I sincerely hope that Curry Kirkpatrick is as wrong about Portland not winning the NBA championship as he was about Phoenix winning it (Why Is This Man Eating Popcorn? April 17).
I can forgive your pick of the Phoenix Suns, but I'll never understand how you could all but ignore the Denver Nuggets.
STEPHEN A. MARSH
Here is my vote for the Milwaukee Bucks.
WILLIAM (WILBUR) MARKERT
...the Philadelphia 76ers.
In your article Shadowers, Snipers and Superpests (April 17) you say that Bob Gainey of Montreal is "the Shadow." If you were to ask Gainey's teammate Guy Lafleur who is the best leftwinger in hockey, I feel sure he would vote for Don Marcotte of the Boston Bruins. In their last two meetings during the regular season, Marcotte held Lafleur to a total of four shots. Marcotte also kills penalties and, in addition, has scored 20 or more goals in five of the last six seasons. If anyone deserves the Frank Selke Trophy for best defensive forward, it is Marcotte.
As an avid Bruin fan, I am compelled to comment on Maple Leaf Dave (Tiger) Williams' cocky words about being tired of beating up Terry O'Reilly. I have viewed their matchups for years and I think O'Reilly must be tired of beating up on Williams.
C. J. CORBETT
I was a 10-year-old Giant fan delivering the Daily News in the Bronx on the morning of July 31, 1959 when I spotted a photo on the back page of a man named Willie sliding through a cloud of dusty clay across home plate. The caption read something like, "Willie...4 for 4.... " At first I was disappointed to find that it was not my hero, Willie Mays, but another Willie in Giant garb. It was bad enough that the Giants had left New York, but now to think that someone else could assume, even for one day, the Say Hey Kid's glorious station was too much. I knew there could never be another Willie Mays.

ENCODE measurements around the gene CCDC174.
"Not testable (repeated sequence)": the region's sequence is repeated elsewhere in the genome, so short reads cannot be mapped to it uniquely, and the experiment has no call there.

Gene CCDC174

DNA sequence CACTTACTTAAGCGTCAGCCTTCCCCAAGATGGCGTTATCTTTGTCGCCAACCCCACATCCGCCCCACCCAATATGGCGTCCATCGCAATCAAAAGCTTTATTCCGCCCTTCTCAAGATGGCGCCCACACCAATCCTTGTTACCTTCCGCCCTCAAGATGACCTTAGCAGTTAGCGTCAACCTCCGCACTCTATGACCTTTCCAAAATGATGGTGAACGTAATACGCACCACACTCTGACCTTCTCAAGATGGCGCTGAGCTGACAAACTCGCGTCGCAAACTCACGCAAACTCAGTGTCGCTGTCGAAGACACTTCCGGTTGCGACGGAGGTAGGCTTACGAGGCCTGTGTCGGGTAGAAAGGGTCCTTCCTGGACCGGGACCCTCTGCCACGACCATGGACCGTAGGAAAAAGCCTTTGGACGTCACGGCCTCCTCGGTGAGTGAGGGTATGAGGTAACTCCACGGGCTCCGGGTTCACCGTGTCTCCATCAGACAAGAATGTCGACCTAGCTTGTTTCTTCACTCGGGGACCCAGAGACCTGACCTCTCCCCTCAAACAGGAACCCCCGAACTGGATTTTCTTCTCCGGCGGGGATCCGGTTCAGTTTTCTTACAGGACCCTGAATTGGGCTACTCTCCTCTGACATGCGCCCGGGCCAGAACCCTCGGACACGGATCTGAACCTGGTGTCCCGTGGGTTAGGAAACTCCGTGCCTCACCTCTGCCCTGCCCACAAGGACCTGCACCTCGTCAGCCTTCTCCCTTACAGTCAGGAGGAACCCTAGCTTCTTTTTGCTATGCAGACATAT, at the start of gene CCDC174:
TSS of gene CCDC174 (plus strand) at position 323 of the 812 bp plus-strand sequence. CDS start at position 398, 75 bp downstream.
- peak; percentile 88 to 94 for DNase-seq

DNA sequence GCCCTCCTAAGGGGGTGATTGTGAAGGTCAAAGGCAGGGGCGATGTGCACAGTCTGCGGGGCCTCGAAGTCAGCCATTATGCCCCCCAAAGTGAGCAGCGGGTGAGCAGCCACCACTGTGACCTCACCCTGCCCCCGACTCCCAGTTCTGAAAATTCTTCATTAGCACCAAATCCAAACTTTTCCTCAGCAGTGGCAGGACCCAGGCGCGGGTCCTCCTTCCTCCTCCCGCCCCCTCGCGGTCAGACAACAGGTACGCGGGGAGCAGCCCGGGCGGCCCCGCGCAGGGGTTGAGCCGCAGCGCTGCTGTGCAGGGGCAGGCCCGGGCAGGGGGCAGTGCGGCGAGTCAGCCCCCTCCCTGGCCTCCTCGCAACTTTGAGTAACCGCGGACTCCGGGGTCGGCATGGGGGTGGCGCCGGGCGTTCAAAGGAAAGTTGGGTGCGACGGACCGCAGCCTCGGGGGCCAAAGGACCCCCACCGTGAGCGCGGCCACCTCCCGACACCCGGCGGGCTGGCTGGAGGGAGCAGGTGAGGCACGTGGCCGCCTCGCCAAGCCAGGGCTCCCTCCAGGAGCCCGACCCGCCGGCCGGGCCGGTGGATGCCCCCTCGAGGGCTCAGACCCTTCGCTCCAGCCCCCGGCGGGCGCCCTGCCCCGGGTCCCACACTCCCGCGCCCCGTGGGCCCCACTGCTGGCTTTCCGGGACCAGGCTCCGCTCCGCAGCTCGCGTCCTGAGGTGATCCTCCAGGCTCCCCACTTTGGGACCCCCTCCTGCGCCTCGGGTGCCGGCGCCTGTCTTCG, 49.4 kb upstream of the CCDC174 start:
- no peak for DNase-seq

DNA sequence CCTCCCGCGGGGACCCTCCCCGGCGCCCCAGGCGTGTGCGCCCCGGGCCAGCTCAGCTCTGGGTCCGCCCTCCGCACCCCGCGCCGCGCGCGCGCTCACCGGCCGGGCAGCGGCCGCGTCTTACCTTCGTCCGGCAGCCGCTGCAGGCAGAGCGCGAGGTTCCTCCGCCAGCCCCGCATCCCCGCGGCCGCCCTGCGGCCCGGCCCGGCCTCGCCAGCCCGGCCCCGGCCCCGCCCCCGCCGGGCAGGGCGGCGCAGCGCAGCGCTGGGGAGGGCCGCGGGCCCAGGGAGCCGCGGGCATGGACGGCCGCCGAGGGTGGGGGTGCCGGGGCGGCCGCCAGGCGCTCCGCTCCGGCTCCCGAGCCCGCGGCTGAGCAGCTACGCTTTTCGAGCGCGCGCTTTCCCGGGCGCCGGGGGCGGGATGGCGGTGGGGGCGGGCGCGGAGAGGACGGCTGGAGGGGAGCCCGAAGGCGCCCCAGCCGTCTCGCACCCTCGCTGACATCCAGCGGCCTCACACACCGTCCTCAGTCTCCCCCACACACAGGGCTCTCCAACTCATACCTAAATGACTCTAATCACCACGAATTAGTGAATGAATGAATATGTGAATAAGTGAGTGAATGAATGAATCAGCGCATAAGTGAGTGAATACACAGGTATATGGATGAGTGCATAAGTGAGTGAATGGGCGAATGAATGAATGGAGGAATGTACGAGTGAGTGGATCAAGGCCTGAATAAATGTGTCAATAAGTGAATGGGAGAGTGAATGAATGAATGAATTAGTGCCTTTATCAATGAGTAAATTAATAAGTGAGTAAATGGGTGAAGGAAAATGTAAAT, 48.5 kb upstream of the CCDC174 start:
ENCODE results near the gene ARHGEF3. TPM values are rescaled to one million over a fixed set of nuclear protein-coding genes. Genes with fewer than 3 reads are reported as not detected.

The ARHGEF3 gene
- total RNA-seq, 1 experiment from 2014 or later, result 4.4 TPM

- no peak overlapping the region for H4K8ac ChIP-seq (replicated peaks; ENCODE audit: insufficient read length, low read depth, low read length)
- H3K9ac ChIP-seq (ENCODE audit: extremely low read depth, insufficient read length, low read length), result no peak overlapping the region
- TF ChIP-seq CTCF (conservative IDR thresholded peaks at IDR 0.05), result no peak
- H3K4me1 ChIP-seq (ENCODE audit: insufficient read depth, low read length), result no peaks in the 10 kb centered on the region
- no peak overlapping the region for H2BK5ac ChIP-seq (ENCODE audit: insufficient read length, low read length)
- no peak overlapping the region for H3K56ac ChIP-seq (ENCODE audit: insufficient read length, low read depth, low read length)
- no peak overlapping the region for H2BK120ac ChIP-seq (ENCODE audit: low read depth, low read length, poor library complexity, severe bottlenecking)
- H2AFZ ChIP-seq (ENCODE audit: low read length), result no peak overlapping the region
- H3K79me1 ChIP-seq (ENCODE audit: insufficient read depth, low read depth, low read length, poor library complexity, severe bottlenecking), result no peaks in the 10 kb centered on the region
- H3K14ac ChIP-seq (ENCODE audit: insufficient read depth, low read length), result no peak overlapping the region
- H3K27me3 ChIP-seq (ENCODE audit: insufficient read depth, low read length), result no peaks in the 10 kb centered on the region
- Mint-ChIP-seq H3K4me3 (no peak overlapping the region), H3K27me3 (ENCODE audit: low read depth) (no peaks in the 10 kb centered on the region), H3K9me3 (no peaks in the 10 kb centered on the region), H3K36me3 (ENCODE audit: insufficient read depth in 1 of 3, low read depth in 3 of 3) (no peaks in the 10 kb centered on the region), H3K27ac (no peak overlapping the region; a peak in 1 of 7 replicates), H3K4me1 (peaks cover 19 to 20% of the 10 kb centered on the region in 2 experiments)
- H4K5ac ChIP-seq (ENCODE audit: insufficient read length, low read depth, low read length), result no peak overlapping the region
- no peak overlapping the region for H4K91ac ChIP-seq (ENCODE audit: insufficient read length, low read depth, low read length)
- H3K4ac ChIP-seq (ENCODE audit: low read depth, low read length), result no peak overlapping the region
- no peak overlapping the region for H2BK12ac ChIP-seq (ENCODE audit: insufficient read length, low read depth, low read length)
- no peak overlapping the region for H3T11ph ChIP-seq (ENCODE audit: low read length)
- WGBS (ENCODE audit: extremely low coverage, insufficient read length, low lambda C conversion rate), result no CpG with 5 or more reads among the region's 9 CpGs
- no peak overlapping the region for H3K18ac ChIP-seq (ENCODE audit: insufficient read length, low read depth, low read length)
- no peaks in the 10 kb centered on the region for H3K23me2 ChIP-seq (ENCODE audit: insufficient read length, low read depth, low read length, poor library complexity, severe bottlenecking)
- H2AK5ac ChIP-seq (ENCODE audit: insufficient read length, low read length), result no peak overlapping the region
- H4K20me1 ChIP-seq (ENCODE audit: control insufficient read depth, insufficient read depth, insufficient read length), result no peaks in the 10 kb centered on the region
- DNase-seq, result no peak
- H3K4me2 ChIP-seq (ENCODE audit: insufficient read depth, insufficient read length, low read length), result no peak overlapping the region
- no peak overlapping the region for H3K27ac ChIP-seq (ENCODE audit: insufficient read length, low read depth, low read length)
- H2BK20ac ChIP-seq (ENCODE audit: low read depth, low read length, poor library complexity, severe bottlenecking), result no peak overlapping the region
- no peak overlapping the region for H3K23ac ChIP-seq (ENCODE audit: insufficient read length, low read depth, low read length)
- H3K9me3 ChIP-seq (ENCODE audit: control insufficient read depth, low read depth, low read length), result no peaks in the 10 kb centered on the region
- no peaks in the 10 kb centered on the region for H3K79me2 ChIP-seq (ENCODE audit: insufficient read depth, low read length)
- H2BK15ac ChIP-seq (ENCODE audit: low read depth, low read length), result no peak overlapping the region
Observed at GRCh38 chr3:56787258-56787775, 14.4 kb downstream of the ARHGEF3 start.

Now, nearly 20 years later, still a Giant fan although transplanted to the South, I know there will never be another Willie McCovey, either. Thank you for honoring him so well (The Cable Cars, the Fog—and Willie, April 17).
ARTHUR D. D'ALESSANDRO
Your story on Willie McCovey was an excellent portrayal of one of the finest players the game has ever known. My only regret is that you did not include a picture of Big Mac swinging a bat. McCovey's swing has to be the most picturesque of any I have ever seen.
You have it all wrong! Willie McCovey isn't associated with such San Francisco landmarks as cable cars or fog. When he swings his bat, it's more like the 1906 earthquake.
ALAN R. EAGLE
Los Altos Hills, Calif.